We would like to extend our congratulations on behalf of the TBLC to this year’s poster award winners: Pete Clapp and Mikayla Donlon. Their poster abstract was titled “All for One: Group-added Value in Team-based Learning Readiness Testing.” As the lead presenter, TBLC is pleased to announce that Pete Clapp will receive one year of free membership for winning. All for One: Group-added Value in Team-based Learning Readiness Testing
The utilization of Team-based Learning (TBL) is becoming increasingly common in schools of pharmacy. The development of team cohesiveness is vitally important to the success of a team during contextually relevant and consequential problem-solving tasks. TBL is associated with increased engagement and acquisition of knowledge; skills that are heavily relied upon in contemporary healthcare. Using existing assessments in TBL, comparisons can be made over time of student teams’ ability to solve problems in a thoughtful, cooperative manner.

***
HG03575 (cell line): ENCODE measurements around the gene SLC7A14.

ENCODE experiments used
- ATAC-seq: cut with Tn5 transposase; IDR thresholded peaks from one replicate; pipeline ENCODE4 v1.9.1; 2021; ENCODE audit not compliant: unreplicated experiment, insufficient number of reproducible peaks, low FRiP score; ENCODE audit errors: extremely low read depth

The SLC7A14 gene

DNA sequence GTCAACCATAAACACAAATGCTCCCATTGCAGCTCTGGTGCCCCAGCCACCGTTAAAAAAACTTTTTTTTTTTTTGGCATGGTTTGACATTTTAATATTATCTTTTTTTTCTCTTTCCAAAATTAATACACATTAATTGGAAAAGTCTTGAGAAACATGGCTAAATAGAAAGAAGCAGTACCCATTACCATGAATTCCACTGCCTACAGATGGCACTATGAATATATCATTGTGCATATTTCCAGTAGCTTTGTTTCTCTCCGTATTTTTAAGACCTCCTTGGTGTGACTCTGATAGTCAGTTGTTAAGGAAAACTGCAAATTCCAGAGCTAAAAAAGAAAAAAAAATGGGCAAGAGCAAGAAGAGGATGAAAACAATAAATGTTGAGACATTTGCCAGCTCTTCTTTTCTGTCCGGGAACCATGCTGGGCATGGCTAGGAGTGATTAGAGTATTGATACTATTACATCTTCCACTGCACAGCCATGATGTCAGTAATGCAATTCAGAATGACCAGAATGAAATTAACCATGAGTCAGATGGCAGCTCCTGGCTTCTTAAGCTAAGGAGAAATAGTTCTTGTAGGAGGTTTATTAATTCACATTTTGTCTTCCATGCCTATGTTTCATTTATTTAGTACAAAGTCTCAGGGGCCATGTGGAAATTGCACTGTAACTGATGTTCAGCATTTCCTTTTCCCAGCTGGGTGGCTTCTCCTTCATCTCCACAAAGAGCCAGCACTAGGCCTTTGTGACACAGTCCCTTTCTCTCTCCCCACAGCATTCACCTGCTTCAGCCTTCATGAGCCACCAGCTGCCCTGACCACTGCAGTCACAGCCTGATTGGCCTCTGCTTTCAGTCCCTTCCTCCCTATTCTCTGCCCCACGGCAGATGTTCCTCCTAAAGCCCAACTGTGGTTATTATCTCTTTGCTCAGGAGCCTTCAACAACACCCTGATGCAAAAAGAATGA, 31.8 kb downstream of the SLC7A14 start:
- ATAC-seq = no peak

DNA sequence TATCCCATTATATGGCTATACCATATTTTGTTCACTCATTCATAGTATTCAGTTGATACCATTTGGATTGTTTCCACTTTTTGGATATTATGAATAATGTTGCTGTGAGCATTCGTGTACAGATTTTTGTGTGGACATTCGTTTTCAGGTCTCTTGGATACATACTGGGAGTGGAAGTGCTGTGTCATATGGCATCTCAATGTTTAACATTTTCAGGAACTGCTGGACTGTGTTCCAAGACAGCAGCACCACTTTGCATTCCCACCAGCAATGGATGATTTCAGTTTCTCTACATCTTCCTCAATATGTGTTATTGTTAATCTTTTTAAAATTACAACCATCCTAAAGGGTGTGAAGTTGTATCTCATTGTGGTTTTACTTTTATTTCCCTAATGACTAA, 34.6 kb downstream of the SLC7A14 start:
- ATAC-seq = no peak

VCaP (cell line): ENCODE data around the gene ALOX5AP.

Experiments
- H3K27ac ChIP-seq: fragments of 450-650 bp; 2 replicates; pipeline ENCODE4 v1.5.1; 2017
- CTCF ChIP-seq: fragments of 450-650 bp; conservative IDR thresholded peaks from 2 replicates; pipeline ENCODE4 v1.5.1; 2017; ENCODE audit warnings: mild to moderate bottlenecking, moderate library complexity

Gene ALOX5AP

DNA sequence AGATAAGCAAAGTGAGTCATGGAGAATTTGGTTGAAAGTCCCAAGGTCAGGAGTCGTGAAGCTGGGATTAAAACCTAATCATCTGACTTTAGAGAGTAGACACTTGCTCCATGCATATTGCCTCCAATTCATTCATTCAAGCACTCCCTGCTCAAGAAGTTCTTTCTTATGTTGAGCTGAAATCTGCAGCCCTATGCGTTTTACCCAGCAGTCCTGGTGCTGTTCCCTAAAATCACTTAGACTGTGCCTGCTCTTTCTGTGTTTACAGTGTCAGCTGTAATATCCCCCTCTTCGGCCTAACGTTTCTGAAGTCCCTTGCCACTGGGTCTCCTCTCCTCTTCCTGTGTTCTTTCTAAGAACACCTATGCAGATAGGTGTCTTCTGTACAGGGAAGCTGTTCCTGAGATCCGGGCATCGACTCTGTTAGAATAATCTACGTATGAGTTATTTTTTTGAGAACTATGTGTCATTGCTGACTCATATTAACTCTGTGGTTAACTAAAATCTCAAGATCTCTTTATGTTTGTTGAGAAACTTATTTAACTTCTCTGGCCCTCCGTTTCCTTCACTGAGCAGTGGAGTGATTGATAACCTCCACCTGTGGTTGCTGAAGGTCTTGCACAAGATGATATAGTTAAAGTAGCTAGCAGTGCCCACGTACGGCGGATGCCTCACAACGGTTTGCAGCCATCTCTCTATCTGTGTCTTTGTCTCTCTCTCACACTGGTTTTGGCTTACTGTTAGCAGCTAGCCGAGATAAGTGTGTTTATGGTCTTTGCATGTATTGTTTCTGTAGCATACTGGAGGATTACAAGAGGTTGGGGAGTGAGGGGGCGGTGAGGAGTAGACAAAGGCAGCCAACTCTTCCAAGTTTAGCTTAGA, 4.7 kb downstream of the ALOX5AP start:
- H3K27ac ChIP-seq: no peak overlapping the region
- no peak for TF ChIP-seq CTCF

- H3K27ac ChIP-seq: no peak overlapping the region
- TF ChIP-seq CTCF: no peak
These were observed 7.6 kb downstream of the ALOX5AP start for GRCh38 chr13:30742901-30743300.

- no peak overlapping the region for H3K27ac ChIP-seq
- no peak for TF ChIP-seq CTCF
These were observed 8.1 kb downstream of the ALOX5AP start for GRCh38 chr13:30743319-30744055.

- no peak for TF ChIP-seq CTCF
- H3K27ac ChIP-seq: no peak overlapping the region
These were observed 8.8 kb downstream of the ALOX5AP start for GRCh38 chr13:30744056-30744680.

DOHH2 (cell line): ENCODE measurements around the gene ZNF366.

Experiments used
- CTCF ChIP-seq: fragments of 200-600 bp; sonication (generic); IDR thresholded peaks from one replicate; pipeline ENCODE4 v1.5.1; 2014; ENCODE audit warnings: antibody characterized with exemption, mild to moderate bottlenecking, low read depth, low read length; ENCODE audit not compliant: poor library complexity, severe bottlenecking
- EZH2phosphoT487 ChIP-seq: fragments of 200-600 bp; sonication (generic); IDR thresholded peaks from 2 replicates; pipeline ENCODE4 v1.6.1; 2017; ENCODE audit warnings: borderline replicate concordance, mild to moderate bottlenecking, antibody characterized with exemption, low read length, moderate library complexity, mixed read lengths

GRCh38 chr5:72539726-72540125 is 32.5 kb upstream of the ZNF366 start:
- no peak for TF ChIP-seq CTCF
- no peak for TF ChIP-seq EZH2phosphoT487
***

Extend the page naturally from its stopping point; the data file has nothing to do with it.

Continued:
In the current study, the extent to which increased experience with structured group activities will affect the quality of group interactions and team performance is assessed using readiness assurance tests (RATs). First-year pharmacy students completed 10 multiple-choice RATs over 8 weeks in an integrated pharmacotherapy course. Individual and team scores were used to calculate measures of team performance and compared with student perceptions on their problem-solving processes. Team RAT items (n=135) were evaluated to determine if the answer choice matched or diverged from the majority decision.
On average, teams scored higher on RATs than the individual class means by 13 ± 0.4 percent. At 4 weeks, incorrect team decisions on RATs tended to match the majority opinion (68% frequency). Student perception at this time point was consistent with actual RAT results (62%). At 8 weeks, incorrect team decisions on RATs matched the majority opinion (77% frequency). Student perception at 8 weeks was less consistent with actual results (49%).
At an early stage of exposure to TBL structured didactic coursework, teams have an accurate perception of their problem-solving processes and tend to agree with the internal majority. Additional observations will be needed to determine if student perceptions and/or decision-making processes change with time.
We would like to thank all the presenters for their submissions. We had a difficult time selecting one winner from an excellent group of posters. Abstracts for the TBLC 2024 Annual Conference will be accepted this September and we encourage you all to submit!